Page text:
Aussies cautioned to obey other countries’ laws
HONG KONG (AP) – Australia’s Prime Minister today urged citizens abroad to obey the laws of foreign countries after an Australian missionary who carried Christian pamphlets was detained in North Korea.
John Short, 75, was questioned and then arrested in his Pyongyang hotel on Sunday, a day after he arrived in the North Korean capital, his family said. He has lived in Hong Kong for 50 years and has been arrested previously in China for evangelising.
“He was carrying Korean literature on his person and that could be the reason, but again I don’t know,” his wife, Karen, told The Associated Press.
While North Korea’s constitution guarantees freedom of religion, in practice only sanctioned services are tolerated by the government.
Australian Prime Minister Tony Abbott said his government would do its best to offer Short consular assistance.
“If you are in another country, be careful to obey their laws. If you’re in trouble, the Australian government is there to do its best to help,” Abbott told reporters in Sydney.
Last year, American missionary Kenneth Bae was sentenced to 15 years of hard labour after being accused of committing hostile acts in North Korea.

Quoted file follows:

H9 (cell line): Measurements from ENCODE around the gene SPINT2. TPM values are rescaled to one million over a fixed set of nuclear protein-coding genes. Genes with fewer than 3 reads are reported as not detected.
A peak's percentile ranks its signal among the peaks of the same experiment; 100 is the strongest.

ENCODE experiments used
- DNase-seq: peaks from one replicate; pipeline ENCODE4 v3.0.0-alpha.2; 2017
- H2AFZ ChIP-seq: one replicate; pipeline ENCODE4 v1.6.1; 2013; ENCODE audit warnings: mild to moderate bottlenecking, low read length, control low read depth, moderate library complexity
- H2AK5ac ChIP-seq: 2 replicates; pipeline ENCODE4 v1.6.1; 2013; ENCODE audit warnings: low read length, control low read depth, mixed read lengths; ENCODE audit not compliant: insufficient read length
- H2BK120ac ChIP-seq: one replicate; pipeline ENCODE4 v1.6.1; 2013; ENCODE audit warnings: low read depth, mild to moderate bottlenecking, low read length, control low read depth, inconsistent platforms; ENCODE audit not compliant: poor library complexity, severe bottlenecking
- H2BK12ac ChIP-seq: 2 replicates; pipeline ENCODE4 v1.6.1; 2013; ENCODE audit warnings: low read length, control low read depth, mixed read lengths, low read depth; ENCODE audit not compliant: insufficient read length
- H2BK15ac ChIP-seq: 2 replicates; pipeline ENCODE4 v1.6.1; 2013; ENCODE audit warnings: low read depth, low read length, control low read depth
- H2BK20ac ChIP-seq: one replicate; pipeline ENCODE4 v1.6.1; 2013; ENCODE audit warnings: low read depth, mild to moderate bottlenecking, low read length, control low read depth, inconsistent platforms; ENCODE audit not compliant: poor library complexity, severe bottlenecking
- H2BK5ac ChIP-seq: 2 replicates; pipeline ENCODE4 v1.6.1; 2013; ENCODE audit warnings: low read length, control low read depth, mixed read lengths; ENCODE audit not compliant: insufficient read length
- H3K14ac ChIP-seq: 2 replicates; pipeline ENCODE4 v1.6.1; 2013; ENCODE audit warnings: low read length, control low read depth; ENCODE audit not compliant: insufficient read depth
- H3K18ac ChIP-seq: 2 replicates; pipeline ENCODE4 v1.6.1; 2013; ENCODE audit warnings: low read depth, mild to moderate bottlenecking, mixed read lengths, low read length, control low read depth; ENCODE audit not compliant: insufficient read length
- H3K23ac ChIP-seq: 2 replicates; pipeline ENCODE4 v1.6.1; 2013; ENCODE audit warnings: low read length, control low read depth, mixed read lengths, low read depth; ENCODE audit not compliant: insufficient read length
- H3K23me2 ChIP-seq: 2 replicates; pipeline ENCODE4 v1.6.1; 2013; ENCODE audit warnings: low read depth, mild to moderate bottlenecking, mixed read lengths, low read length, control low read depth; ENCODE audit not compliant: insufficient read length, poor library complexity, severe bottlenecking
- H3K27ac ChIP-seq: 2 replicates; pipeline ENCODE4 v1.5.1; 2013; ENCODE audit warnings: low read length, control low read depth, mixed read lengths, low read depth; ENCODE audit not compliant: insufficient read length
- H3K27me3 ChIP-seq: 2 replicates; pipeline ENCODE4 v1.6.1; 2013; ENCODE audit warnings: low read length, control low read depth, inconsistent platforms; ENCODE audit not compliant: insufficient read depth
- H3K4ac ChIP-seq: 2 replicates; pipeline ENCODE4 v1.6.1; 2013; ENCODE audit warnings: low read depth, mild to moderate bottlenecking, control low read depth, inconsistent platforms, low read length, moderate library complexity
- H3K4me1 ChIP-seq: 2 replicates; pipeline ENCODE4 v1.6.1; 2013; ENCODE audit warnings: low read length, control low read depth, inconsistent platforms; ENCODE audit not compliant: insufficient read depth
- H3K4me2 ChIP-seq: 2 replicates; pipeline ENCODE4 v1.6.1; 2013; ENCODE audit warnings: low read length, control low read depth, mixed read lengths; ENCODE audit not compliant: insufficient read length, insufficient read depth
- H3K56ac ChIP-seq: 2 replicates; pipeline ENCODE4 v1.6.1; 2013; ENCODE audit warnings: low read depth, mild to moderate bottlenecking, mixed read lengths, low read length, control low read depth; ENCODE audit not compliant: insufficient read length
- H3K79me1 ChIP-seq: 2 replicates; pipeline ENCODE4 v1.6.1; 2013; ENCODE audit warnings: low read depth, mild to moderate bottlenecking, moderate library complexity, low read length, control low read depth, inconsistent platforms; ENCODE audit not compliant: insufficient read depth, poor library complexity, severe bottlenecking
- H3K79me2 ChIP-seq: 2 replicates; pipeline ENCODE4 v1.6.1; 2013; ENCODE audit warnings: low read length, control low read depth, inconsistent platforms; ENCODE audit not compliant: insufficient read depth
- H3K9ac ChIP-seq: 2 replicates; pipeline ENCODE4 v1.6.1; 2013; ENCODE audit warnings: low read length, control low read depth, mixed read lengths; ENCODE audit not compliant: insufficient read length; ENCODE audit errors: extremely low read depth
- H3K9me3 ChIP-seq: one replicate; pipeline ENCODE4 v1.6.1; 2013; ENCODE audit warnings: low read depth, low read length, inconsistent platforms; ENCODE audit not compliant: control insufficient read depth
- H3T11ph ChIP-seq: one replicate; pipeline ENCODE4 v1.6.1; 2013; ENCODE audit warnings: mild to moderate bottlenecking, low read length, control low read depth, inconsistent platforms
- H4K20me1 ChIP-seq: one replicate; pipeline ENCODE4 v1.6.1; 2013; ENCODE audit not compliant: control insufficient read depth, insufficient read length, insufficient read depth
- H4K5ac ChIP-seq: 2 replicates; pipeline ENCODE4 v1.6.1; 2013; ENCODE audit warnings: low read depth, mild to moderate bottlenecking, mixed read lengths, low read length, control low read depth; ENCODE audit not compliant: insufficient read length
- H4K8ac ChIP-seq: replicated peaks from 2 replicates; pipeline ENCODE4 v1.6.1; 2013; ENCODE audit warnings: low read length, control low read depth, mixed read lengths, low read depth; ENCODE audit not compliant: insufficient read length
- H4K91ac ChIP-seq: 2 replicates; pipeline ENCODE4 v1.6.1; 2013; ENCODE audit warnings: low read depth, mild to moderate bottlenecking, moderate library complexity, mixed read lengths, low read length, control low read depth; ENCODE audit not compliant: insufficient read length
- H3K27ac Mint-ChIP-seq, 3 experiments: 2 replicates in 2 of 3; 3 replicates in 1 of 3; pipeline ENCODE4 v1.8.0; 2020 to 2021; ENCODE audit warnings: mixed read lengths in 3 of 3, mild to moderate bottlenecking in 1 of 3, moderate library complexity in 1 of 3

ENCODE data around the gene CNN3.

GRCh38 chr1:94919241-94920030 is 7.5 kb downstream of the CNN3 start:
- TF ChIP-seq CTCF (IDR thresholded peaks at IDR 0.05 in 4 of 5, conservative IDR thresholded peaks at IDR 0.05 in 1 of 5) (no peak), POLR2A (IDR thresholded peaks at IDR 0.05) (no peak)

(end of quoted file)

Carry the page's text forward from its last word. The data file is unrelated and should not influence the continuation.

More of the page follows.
Short, from Barmera, South Australia state, has been arrested multiple times while evangelising in mainland China, which he started visiting after the death of Mao Zedong in 1976, according to a biography on a Christian website, Gospel Attract.
He was banned from entering China for nearly two years after his second arrest in 1996. Authorities later let him back in and he was arrested several more times for “speaking out about the brutality against Chinese Christians”, said the site.
Short’s wife said he was visiting North Korea for the second time. His first trip was a year ago “so he knew what he was going into”, she said. She said he wanted to be there “rubbing shoulders with people as much as possible”.